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Choice of restaurant - AIBU?

(221 Posts)
Virgo28 Thu 14-Mar-19 17:53:39

Went out for friends partners birthday meal yesterday night at an Indian restaurant. She has 2 kids (8 & 12) neither kid likes curry so one sat eating nam bread and pompodoms and the other picked through a curry his mum ordered for him to try even though he said numerous times he didn't like it. I actually felt really sorry for them both and wondered why would you deliberately choose to go for a meal that you know your own kids don't like? She has joint custody with the kids dad so would have loads of opportunities to go for an Indian without the kids if they really wanted. I just don't get why you would do that. AIBU?

FourEyesGood Thu 14-Mar-19 17:59:27

I still get flashbacks about nam bread.

WorraLiberty Thu 14-Mar-19 18:01:38

Most Indian restaurants don't just sell curry.

Surely they could've had a salad or chicken and chips or something?

ScreamingValenta Thu 14-Mar-19 18:02:08

I'm glad that my parents took me to a varied range of restaurants when I was young, even though I didn't always enjoy the food. It's made me an adventurous eater in adult life.

RhiWrites Thu 14-Mar-19 18:02:15

Maybe this woman choose kid friendly food might after might after night but on her own actual birthday would like a meal to her tastes which the kids could manage even if not enjoy.

It doesn’t always have to be catering to the kids wishes first, you know.

QueenOfCatan Thu 14-Mar-19 18:02:33

If my parranda adhered to that idea we would be never gone out for meals. I can't believe that there wasn't a single thing on the menu that they liked, plain rice even?!

RhiWrites Thu 14-Mar-19 18:02:48

That should be “night after night” not might.

QueenOfCatan Thu 14-Mar-19 18:03:14

Parents, not parranda!

Chinks123 Thu 14-Mar-19 18:03:36

My local Indian sells English dishes like chicken nuggets and chips, which dd has if we go. Maybe she thought they’d offer other options.

Joebloggswazere Thu 14-Mar-19 18:04:04

Did she feed them before maybe? I’ve taken my two out for a birthday meal to an Indian, I fed them before hand and just let them pick at the plainer things.

WorraLiberty Thu 14-Mar-19 18:04:18

I meant to add, I wouldn't feel sorry for the kids at all.

It's quite possible they were warned about the food and still chose to come.

I assume they were fed beforehand otherwise they'd at least have some plain rice or something.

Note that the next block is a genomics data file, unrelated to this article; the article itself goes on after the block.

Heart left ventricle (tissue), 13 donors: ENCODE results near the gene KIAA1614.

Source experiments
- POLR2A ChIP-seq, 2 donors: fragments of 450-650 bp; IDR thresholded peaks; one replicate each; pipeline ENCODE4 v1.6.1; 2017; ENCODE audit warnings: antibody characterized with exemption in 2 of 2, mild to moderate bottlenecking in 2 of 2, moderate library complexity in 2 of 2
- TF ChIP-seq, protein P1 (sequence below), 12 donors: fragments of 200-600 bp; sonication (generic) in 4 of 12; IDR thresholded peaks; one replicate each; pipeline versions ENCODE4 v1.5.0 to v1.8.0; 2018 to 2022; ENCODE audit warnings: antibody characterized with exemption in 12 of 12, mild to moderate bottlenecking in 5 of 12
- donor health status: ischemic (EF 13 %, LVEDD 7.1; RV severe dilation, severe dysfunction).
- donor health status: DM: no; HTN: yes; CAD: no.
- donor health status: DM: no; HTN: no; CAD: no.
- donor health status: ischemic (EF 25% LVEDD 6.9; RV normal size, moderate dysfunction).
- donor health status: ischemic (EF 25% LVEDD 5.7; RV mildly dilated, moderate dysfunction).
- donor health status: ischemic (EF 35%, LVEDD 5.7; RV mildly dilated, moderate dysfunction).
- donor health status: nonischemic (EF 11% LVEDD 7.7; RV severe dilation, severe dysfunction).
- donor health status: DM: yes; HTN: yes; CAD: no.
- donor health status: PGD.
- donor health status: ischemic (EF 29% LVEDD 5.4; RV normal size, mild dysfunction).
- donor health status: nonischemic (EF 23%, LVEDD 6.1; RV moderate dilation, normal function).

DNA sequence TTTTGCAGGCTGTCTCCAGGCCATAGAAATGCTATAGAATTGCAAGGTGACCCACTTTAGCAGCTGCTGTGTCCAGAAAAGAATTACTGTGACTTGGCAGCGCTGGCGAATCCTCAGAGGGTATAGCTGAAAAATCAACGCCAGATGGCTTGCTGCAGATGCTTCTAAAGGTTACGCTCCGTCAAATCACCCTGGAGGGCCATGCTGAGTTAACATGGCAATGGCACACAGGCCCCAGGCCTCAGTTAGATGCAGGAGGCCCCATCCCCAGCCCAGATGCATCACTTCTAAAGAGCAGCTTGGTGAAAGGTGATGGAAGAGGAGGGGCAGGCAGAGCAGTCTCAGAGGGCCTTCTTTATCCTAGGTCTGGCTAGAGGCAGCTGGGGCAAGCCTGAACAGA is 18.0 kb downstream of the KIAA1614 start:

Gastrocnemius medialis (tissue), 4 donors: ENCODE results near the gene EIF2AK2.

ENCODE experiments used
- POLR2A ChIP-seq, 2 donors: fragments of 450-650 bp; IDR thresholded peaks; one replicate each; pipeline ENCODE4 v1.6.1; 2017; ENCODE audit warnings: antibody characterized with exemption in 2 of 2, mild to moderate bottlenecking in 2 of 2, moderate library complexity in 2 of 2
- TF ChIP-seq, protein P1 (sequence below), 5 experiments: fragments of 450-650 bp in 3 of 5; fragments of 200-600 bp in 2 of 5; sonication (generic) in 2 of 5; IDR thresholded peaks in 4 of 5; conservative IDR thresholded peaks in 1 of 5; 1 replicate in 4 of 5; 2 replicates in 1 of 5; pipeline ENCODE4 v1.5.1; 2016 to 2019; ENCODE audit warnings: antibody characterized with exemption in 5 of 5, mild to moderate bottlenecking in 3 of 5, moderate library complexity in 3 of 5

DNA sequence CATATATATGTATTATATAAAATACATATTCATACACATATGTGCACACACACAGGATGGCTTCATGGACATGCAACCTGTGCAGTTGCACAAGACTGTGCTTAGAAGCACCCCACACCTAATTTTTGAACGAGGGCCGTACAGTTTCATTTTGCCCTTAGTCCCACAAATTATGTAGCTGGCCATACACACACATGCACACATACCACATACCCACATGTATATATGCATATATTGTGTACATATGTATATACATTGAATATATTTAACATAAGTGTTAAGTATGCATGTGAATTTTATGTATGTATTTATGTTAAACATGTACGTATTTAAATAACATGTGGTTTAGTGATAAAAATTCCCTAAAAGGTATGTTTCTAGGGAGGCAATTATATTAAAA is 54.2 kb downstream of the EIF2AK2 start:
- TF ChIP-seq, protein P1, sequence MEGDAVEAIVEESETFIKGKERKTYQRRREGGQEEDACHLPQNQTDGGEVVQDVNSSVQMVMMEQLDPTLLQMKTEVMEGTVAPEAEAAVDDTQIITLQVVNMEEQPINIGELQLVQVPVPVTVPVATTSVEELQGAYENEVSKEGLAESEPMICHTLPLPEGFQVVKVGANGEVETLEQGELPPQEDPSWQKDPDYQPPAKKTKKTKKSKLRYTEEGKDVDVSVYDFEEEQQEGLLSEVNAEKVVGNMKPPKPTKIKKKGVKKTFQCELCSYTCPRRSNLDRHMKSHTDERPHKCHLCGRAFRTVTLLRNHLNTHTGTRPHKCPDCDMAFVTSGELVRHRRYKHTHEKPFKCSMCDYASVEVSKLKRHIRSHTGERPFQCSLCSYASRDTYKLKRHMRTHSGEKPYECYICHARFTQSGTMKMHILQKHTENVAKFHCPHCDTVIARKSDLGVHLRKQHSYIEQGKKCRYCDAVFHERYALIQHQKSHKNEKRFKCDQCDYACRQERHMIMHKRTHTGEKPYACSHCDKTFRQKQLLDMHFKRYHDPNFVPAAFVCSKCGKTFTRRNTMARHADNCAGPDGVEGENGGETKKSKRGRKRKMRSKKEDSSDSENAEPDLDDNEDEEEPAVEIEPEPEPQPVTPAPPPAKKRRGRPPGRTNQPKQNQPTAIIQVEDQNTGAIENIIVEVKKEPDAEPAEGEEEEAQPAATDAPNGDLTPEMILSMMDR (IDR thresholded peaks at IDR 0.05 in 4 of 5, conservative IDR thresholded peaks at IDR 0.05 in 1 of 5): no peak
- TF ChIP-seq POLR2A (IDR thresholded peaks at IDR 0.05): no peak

mindutopia Thu 14-Mar-19 18:08:02

My 6 year old has been to an Indian restaurant (and for that matter, so has my 1 year old), and it may not be her favourite food, even at 6, she’s old enough to sit reasonably well and eat something of a meal even if she doesn’t love it. 8 and 12 year olds should definitely be able to manage that. Whether I’d want to mash up that experience with a grown ups birthday night out is another question.

Virgo28 Thu 14-Mar-19 18:08:33

Sorry it wouldn't matter how much I liked a particular food, if I knew it was something my kids wouldn't enjoy I would want to eat somewhere we would all enjoy and then go out for the Indian a weekend when I didn't have the kids.

Virgo28 Thu 14-Mar-19 18:11:45

There were no chips or anything not Indian on the menu. I guess she could of asked but didn't as far as I heard. To say they might have been warned but chose to go anyway is ridiculous - they are 8 & 12.

WorraLiberty Thu 14-Mar-19 18:11:46

What does that have to do with the person whose birthday it was and their kids though? confused

WorraLiberty Thu 14-Mar-19 18:13:11

X posted

Yes they're 8 and 12, not 2 and 4.

I also cannot believe an Indian restaurant didn't offer anything but curry.

Are you in the UK?

Virgo28 Thu 14-Mar-19 18:13:24

It was her partners birthday - he is not their father.

CostanzaG Thu 14-Mar-19 18:15:21

Surely they sold chips and other plain food. I really dislike curry but can always find something to eat

Morgan12 Thu 14-Mar-19 18:15:26

Foureyesgood 😂😂😂😂😂😂😂😂😂😂😂😂😂

Virgo28 Thu 14-Mar-19 18:15:33

Yes in the UK. It was lovely very authentic restaurant in the middle of nowhere. 8 & 12 are not old enough to be left home alone - neither are responsible enough but that is a different debate altogether.

WorraLiberty Thu 14-Mar-19 18:15:52

No but the mother was there, was she not?

So my question still stands.

What do your choices have to do with any other parent's choices?

CallMeCarolDanvers Thu 14-Mar-19 18:16:15

They won't have starved. Once in a while it does kids no harm to learn that the world doesn't revolve round them. But obviously you would like us all to condemn your 'friend'. Will there be a drip feed about how she makes the DC sleep in the shed when her partner is staying over?

WorraLiberty Thu 14-Mar-19 18:17:34

Oh FFS who mentioned leaving kids alone?

I really hope you didn't sit there 'celebrating' your friend's partner's birthday with a great big judgey cat's bum face, due to their different choices.

No kids were harmed during the evening...

ShakeYourTailFeathers Thu 14-Mar-19 18:18:48

I thought most kids like a chicken korma? I did at that age.

WorraLiberty Thu 14-Mar-19 18:19:01

Will there be a drip feed about how she makes the DC sleep in the shed when her partner is staying over?

Nah, they'll be sent to stay with their naan grin

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